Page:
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Measuring Perceptions of the Clinical Career Pathway in a New Zealand Hospital
Jenny Carryer, RGON, PhD, FCNA(NZ), MNZM Professor of Nursing, Massey University & MidCentral Health, Palmerston North
Claire Budge, PhD Research Associate to Professor of Nursing, MidCentral Health, Palmerston North
Anne Russell, RGON CCP Co-ordinator, MidCentral Health, Palmerston North
Carryer, J., Budge, C., & Russell A. (2002). Measuring perceptions of the Clinical Career Pathway in a New Zealand hospital. Nursing Praxis in New Zealand, 18(3), 18-29.
Clinical Career Pathways (CCPs) for nurses were introduced in the 1970s and they were first established in New Zealand during the late 1980s. The implementation of CCP programmes has met with mixed response; many nurses view it negatively as an extra and unnecessary demand from their employers while others perceive it to be a valuable form of professional development. This paper introduces a new instrument, the Clinical Career Pathway Evaluation Tool (CCPET) designed to assess nurses’ and midwives’ knowledge of and attitudes towards their Clinical Career Pathway. The 51 item instrument takes the form of a self-report questionnaire in two sections. The first tests knowledge of the CCP, as implemented at the study hospital, the second measures attitudes towards CCP and professional development. In this paper we describe the development of the CCPET and present some of the results from an initial application of the instrument with 239 nurses and midwives in a New Zealand hospital. Results indicate that knowledge levels were moderate in this sample and were correlated with both positive and negative attitudes. Results of t-test comparisons indicated that, on average, the group who had already completed a CCP portfolio had greater knowledge and more positive attitudes than the group who had not. The authors suggest firstly that the CCPET is useful for measuring CCP knowledge and attitudes in a constantly restructuring nursing environment, and secondly that the instrument can be easily adapted for use in other hospitals and organisations.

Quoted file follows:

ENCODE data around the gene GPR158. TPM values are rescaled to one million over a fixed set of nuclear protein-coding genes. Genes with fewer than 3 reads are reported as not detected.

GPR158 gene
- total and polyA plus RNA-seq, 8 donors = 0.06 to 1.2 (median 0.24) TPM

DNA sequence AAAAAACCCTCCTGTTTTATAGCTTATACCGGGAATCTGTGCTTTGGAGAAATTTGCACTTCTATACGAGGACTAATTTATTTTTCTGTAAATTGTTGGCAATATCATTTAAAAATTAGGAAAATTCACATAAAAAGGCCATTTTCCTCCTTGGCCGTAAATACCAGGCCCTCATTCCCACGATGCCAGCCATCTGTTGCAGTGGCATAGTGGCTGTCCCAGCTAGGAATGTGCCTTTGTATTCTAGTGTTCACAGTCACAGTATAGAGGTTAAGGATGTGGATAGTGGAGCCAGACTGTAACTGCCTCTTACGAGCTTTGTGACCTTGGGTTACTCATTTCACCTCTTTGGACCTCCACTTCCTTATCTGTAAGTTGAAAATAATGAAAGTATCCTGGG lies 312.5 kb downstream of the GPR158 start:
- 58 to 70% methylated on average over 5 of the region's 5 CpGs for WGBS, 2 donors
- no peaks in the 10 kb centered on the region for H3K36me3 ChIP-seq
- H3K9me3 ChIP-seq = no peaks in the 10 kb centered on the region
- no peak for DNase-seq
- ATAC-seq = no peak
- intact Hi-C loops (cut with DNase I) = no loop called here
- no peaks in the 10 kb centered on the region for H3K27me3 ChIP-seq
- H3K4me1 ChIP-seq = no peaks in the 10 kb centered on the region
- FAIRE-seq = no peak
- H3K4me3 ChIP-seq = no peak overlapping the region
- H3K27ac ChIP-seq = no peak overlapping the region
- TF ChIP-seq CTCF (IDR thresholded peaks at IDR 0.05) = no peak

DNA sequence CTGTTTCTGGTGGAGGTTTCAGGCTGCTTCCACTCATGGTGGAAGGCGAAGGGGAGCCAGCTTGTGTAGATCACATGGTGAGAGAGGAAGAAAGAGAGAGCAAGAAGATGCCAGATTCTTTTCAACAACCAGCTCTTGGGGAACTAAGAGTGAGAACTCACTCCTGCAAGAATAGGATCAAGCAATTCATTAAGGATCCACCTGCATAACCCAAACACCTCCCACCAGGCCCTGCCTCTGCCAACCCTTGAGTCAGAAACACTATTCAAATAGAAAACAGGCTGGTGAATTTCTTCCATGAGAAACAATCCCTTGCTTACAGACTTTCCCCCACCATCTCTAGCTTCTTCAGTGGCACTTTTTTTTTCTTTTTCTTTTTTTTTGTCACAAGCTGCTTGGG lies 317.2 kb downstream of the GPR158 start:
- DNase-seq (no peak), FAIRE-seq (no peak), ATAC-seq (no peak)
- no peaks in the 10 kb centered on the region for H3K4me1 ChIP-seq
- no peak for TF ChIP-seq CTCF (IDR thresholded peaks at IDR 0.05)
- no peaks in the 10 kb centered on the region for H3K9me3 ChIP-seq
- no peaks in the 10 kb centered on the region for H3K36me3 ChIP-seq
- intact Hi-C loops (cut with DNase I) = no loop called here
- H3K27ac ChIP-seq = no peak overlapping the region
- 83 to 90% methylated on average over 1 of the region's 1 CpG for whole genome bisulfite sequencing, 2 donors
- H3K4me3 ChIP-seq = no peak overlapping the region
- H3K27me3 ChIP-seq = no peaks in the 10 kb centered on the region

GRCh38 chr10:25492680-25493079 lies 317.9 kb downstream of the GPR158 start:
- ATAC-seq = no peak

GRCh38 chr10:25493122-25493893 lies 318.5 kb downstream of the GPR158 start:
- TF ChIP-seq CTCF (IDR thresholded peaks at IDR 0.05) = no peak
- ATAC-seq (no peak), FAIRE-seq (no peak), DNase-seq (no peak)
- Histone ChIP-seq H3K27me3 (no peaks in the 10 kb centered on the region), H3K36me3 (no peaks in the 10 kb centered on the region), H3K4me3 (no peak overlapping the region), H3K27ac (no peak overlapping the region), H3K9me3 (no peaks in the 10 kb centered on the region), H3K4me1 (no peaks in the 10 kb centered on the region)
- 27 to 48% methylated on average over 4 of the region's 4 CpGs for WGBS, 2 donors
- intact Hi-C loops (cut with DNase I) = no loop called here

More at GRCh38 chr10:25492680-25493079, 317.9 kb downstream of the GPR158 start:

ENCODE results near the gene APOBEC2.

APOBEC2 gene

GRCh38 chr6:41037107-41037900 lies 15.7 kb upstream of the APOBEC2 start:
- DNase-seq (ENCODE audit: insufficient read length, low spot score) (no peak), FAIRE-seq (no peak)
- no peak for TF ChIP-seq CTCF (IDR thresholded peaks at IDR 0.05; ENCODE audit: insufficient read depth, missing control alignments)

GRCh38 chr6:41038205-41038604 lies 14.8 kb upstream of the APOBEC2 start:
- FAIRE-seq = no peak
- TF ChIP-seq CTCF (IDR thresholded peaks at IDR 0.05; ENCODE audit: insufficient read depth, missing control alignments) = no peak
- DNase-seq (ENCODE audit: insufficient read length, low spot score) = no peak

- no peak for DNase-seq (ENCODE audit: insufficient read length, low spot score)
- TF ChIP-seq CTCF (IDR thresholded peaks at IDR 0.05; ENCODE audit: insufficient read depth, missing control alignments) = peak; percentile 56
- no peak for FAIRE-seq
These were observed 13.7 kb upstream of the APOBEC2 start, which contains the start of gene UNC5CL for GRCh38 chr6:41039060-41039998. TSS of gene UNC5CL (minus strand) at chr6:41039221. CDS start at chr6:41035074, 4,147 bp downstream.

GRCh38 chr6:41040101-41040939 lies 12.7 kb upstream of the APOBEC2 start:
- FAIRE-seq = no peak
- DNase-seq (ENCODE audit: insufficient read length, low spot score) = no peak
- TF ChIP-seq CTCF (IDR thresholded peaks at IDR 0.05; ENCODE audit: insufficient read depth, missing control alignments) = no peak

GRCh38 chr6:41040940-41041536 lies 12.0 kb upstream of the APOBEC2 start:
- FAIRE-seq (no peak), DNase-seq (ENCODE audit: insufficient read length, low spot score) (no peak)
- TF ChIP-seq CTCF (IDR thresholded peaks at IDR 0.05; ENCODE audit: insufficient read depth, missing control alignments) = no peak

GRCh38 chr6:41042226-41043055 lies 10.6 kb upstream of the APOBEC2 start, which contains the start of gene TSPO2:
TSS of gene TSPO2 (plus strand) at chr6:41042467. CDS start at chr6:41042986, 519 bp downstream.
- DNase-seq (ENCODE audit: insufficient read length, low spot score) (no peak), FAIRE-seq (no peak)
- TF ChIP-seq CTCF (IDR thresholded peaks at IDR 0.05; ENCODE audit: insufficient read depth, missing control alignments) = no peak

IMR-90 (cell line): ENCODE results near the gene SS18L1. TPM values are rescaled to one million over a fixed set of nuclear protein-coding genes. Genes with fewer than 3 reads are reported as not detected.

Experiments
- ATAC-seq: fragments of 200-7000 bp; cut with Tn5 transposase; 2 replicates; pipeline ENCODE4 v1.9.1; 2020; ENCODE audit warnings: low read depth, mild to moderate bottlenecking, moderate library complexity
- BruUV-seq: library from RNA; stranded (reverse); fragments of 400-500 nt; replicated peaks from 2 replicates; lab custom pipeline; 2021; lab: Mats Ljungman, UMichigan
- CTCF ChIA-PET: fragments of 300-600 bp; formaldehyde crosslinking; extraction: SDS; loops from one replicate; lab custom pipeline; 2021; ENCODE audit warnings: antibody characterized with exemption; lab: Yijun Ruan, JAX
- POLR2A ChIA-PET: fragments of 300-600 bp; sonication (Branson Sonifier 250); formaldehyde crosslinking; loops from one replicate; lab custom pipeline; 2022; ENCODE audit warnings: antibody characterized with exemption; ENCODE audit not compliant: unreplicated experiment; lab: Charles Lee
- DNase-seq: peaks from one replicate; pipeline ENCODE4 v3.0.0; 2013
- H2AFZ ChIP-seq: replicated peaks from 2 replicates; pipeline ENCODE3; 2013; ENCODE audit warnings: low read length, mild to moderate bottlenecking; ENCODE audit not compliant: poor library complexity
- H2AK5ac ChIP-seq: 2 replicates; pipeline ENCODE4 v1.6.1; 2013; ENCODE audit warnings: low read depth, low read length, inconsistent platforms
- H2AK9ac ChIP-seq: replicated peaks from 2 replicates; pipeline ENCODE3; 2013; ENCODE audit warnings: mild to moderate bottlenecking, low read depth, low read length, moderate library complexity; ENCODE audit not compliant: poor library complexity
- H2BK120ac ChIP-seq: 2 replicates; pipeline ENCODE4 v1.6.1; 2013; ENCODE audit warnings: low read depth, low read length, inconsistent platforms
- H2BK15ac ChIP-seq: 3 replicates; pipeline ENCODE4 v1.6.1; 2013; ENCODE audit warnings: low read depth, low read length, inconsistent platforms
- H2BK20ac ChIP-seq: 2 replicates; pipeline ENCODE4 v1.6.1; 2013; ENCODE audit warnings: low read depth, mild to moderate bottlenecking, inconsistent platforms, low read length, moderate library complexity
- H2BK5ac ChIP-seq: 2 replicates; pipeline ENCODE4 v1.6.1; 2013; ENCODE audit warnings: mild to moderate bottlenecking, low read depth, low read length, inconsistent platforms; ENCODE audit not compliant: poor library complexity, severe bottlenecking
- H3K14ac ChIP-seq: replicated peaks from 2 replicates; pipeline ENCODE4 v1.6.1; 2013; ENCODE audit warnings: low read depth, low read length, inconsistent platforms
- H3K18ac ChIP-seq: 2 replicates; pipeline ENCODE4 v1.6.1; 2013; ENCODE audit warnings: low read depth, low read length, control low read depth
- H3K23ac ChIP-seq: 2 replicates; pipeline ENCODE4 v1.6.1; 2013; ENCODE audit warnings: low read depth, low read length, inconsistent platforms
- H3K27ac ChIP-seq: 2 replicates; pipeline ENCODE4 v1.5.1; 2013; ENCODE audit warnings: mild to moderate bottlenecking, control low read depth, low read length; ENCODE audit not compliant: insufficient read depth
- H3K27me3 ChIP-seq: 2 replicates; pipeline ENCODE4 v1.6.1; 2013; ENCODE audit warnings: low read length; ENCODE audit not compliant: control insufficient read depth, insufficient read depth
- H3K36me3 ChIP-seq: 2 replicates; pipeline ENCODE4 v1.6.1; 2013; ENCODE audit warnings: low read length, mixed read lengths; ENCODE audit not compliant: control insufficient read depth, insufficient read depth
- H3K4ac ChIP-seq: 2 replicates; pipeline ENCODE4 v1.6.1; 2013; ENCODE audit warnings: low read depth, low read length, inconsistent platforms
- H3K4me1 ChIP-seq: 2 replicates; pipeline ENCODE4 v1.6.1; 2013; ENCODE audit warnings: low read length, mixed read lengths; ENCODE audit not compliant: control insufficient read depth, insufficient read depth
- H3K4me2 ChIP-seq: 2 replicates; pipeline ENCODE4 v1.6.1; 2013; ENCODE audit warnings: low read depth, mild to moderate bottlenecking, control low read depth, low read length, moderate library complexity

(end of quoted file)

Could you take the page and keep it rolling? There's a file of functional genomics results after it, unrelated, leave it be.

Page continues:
Key Words: Clinical Career Pathway, knowledge, attitudes, nurses
Nursing clinical career pathways were first developed in the 1970s in North America in response to the concern that experienced practitioners were leaving direct patient care in search of career fulfilment. Zimmer (1972) noted the lack of acknowledgement for skilled nurses within the system at that time, and the need for some form of recognition to be instated if registered nurses were to be retained. She therefore proposed a framework for the recognition of nursing excellence consisting of three developmental stages: orientation to the setting; linking of previous experiences to current, similar experiences; and providing evidence of being able to handle complex situations and teach others. This framework made an important contribution to the development of Clinical Career Pathways in North America (Roberts, 1999). Continued